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A Common Diabetes Drug Could Treat a Deadly Form of Breast Cancer

A common diabetes treatment could also be effective in fighting a deadly form of breast cancer. This is according to a new Chinese study published in The Journal of Experimental Medicine.

The researchers started by looking at AKR1B1, a metabolic enzyme that promotes the development of basal-like and triple-negative breast cancer, according to a report in United Press International. Basal-like breast cancer, which impacts 15 to 20% of breast cancer patients, is often fatal, as it currently does not have an effective treatment.

This form of cancer is more aggressive because of a process called epithelial-mesenchymal transition, or EMT. EMT changes the properties of the cancer cells, making them more resistant to treatment and allowing the cancer to spread to other parts of the body more easily.

The researchers investigated the properties and behavior of epalrestat, a drug used to treat diabetic nerve damage. They discovered that epalrestat inhibited the behavior of AKR1B1 and prevented the growth and spread of basal-like cancer cells, UPI reports.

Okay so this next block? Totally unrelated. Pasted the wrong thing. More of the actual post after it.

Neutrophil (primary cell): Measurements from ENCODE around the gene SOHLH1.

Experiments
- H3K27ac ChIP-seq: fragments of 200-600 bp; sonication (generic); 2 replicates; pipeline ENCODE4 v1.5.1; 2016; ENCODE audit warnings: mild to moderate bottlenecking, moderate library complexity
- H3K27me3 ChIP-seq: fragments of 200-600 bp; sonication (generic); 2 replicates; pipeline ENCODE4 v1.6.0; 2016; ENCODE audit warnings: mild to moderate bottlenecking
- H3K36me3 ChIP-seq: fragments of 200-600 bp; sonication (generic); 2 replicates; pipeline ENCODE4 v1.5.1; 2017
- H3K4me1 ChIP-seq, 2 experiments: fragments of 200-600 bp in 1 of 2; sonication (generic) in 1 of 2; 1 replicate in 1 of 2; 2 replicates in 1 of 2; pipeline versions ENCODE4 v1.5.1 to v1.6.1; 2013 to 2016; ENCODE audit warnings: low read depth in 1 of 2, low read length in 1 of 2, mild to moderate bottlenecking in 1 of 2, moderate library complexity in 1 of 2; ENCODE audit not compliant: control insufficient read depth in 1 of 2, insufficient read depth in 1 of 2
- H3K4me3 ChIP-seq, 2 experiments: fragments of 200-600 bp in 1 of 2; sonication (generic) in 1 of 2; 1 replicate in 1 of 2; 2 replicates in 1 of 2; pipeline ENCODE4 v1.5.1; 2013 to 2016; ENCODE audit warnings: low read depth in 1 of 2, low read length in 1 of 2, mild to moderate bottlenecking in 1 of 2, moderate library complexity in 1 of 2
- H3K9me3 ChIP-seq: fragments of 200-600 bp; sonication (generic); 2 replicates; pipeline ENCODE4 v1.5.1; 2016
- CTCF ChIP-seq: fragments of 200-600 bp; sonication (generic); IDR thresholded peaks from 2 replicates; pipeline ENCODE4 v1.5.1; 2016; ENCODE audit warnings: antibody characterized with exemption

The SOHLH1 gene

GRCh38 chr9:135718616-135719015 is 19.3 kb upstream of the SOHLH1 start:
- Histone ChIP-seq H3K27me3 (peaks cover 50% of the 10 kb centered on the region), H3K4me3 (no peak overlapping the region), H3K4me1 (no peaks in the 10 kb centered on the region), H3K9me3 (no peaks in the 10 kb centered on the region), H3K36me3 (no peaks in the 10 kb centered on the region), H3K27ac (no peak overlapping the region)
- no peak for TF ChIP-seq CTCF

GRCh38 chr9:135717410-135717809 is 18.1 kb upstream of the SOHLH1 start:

This discovery could be significant in future cancer research, researcher Chenfang Dong, of the Zhejiang University School of Medicine, said in a press release.

“Our data clearly suggests that AKR1B1 overexpression represents an oncogenic event that is responsible for the aggressive behaviors of basal-like breast cancer cells,” he said. “Since epalrestat is already on the market and has no major adverse side effects, our study provides a proof of principle that it could become a valuable targeted drug for the clinical treatment of basal-like breast cancer.”

In the United States, almost 260,000 cases of invasive breast cancer will be diagnosed this year, according to estimates by The American Cancer Society. In addition, roughly 60,000 women are diagnosed with non-invasive breast cancer each year.

This is compared to the 1.4 million people who receive a diabetes diagnosis annually. As this new research progresses, these patients could eventually be receiving related treatments.

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